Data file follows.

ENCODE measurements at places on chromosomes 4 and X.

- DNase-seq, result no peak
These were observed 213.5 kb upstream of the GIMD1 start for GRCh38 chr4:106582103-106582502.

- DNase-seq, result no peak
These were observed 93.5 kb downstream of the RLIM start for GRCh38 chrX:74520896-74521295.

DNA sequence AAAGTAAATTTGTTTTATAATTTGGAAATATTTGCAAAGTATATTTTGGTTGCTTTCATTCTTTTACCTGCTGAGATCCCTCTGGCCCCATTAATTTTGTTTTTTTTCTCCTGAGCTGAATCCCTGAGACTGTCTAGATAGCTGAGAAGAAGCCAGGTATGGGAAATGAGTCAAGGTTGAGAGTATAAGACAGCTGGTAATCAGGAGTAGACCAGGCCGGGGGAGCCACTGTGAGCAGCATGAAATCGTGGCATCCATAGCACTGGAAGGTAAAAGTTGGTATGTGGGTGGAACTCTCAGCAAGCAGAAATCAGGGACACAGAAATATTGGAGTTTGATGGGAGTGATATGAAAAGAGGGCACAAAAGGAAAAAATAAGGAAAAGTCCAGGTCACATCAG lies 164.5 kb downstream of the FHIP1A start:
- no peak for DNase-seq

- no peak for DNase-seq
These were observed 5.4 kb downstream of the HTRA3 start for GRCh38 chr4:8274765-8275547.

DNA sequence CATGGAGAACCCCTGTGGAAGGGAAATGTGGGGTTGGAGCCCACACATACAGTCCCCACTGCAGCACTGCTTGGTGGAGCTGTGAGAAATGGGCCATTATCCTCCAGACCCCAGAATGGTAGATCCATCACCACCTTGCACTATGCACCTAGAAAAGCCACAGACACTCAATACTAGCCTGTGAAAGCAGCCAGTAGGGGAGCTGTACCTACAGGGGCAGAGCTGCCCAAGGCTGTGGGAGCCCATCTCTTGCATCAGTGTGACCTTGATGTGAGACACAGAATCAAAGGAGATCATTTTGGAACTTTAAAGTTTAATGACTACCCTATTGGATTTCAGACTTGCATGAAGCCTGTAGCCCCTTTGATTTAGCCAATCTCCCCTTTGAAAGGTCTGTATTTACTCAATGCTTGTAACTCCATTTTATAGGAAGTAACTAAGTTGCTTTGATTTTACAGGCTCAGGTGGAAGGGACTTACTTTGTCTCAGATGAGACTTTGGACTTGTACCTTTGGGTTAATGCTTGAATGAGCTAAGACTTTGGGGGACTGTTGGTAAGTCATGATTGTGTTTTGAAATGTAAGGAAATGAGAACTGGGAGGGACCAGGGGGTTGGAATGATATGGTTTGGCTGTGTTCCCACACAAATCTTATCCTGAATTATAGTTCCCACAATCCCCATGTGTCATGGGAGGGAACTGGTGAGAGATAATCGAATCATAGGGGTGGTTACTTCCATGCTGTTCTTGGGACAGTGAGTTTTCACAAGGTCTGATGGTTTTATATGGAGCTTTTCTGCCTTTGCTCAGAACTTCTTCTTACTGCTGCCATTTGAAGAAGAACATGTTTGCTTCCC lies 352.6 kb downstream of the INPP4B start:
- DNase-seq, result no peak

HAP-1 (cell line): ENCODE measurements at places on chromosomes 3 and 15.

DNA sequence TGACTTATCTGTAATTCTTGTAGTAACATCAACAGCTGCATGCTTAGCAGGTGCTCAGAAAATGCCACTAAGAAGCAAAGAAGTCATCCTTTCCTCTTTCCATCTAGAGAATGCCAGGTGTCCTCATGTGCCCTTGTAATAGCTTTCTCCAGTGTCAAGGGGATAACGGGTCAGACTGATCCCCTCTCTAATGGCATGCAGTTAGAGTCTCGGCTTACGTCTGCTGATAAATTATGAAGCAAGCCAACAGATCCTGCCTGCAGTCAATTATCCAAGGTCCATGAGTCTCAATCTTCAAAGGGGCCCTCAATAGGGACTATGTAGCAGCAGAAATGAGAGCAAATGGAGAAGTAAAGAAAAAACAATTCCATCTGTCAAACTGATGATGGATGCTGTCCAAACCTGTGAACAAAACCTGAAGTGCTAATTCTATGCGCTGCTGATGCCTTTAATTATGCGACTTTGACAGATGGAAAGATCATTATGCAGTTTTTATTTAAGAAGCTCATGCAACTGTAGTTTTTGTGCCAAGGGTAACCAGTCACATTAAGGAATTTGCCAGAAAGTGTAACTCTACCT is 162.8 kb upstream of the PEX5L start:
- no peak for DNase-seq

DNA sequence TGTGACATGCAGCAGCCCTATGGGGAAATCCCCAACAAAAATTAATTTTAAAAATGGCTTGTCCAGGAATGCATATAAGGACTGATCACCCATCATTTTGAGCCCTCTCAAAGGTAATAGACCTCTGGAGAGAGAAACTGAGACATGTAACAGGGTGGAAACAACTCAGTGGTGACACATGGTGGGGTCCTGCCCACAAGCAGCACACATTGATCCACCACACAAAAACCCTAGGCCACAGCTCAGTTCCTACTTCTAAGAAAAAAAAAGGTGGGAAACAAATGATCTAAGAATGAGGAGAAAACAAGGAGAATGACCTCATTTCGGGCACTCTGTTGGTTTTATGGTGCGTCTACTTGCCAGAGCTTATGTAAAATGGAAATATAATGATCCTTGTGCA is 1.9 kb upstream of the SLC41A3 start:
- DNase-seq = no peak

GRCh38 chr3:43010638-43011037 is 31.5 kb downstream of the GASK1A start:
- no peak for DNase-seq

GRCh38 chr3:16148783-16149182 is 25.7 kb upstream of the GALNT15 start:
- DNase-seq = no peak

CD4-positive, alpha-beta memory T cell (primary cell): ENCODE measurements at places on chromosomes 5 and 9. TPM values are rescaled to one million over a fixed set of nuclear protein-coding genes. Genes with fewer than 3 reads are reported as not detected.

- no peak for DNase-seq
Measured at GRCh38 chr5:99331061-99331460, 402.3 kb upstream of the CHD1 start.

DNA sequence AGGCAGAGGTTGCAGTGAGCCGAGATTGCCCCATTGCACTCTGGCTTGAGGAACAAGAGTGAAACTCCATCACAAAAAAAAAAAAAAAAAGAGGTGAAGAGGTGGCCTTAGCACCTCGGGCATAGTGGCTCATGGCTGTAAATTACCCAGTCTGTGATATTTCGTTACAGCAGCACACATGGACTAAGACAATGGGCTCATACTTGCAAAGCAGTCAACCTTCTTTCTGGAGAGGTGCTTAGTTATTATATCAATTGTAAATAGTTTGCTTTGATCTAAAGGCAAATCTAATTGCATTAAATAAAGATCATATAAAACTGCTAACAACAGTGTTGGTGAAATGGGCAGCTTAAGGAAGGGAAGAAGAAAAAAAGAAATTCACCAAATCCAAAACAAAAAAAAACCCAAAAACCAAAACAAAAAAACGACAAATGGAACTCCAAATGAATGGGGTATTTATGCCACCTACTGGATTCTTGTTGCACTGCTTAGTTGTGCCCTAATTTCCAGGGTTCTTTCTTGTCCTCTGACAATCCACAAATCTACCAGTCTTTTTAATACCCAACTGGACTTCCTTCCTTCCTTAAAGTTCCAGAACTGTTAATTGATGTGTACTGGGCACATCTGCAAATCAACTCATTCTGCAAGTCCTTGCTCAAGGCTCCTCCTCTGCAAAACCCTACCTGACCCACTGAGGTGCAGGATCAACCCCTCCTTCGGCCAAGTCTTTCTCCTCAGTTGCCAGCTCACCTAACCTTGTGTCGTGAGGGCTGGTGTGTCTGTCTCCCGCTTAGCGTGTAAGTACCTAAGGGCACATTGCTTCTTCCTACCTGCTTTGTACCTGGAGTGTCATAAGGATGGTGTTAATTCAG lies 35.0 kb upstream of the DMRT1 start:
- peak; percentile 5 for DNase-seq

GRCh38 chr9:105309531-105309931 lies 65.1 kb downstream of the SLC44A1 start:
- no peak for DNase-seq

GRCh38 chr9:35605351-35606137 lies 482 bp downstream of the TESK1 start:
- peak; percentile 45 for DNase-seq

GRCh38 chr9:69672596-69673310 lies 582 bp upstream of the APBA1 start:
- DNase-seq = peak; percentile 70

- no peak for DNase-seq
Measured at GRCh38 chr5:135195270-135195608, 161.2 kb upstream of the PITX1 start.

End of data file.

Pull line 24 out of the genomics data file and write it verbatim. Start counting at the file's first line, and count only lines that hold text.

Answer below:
DNA sequence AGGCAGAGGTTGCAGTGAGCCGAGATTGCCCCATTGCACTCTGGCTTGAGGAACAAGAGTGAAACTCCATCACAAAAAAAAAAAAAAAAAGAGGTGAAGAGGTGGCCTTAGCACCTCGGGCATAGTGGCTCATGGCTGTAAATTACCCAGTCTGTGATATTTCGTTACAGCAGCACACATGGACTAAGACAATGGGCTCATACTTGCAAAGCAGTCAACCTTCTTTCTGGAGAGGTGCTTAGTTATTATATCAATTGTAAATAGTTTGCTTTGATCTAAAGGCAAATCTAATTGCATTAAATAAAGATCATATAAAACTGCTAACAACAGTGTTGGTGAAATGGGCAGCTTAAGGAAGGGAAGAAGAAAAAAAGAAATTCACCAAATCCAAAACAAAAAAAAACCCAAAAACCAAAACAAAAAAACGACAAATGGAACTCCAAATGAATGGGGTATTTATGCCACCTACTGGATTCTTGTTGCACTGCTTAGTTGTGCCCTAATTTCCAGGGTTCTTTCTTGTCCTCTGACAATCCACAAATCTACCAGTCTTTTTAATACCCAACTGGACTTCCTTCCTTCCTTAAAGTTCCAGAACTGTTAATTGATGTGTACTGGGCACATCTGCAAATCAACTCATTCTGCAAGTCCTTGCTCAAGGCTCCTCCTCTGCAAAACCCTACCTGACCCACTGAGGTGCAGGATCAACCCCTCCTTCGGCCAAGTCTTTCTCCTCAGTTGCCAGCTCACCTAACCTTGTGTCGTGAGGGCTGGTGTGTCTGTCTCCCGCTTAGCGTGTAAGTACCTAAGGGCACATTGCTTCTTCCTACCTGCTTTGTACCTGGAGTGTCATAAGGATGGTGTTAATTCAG lies 35.0 kb upstream of the DMRT1 start: